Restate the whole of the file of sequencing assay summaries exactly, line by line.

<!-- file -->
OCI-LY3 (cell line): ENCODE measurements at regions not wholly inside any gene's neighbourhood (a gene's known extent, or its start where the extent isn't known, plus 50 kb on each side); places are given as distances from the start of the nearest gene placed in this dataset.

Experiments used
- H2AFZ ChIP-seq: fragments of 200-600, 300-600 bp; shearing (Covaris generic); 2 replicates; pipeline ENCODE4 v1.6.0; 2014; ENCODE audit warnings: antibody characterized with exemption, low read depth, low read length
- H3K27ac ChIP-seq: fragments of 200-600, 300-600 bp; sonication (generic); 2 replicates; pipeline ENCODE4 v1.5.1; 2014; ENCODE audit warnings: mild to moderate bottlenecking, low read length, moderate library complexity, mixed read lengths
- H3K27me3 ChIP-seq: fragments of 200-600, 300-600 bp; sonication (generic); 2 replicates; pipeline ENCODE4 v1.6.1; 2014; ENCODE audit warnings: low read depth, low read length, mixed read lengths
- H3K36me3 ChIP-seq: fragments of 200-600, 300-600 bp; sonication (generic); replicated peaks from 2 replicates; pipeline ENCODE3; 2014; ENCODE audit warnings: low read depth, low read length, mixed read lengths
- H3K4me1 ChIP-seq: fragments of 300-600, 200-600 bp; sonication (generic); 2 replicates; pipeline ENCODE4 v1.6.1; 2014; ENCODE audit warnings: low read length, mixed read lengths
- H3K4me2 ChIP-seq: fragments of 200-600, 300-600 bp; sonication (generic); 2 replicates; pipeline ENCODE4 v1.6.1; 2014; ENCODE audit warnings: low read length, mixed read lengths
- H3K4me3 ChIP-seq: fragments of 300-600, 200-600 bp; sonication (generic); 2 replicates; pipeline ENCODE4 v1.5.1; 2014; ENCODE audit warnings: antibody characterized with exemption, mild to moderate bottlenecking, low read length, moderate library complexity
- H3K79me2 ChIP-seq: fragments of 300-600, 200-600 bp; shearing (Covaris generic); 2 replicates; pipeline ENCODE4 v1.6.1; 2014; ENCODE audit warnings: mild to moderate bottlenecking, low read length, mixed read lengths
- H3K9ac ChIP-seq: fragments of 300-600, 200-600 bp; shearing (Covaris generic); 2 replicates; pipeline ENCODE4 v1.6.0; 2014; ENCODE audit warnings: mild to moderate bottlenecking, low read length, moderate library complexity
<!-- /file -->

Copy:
OCI-LY3 (cell line): ENCODE measurements at regions not wholly inside any gene's neighbourhood (a gene's known extent, or its start where the extent isn't known, plus 50 kb on each side); places are given as distances from the start of the nearest gene placed in this dataset.

Experiments used
- H2AFZ ChIP-seq: fragments of 200-600, 300-600 bp; shearing (Covaris generic); 2 replicates; pipeline ENCODE4 v1.6.0; 2014; ENCODE audit warnings: antibody characterized with exemption, low read depth, low read length
- H3K27ac ChIP-seq: fragments of 200-600, 300-600 bp; sonication (generic); 2 replicates; pipeline ENCODE4 v1.5.1; 2014; ENCODE audit warnings: mild to moderate bottlenecking, low read length, moderate library complexity, mixed read lengths
- H3K27me3 ChIP-seq: fragments of 200-600, 300-600 bp; sonication (generic); 2 replicates; pipeline ENCODE4 v1.6.1; 2014; ENCODE audit warnings: low read depth, low read length, mixed read lengths
- H3K36me3 ChIP-seq: fragments of 200-600, 300-600 bp; sonication (generic); replicated peaks from 2 replicates; pipeline ENCODE3; 2014; ENCODE audit warnings: low read depth, low read length, mixed read lengths
- H3K4me1 ChIP-seq: fragments of 300-600, 200-600 bp; sonication (generic); 2 replicates; pipeline ENCODE4 v1.6.1; 2014; ENCODE audit warnings: low read length, mixed read lengths
- H3K4me2 ChIP-seq: fragments of 200-600, 300-600 bp; sonication (generic); 2 replicates; pipeline ENCODE4 v1.6.1; 2014; ENCODE audit warnings: low read length, mixed read lengths
- H3K4me3 ChIP-seq: fragments of 300-600, 200-600 bp; sonication (generic); 2 replicates; pipeline ENCODE4 v1.5.1; 2014; ENCODE audit warnings: antibody characterized with exemption, mild to moderate bottlenecking, low read length, moderate library complexity
- H3K79me2 ChIP-seq: fragments of 300-600, 200-600 bp; shearing (Covaris generic); 2 replicates; pipeline ENCODE4 v1.6.1; 2014; ENCODE audit warnings: mild to moderate bottlenecking, low read length, mixed read lengths
- H3K9ac ChIP-seq: fragments of 300-600, 200-600 bp; shearing (Covaris generic); 2 replicates; pipeline ENCODE4 v1.6.0; 2014; ENCODE audit warnings: mild to moderate bottlenecking, low read length, moderate library complexity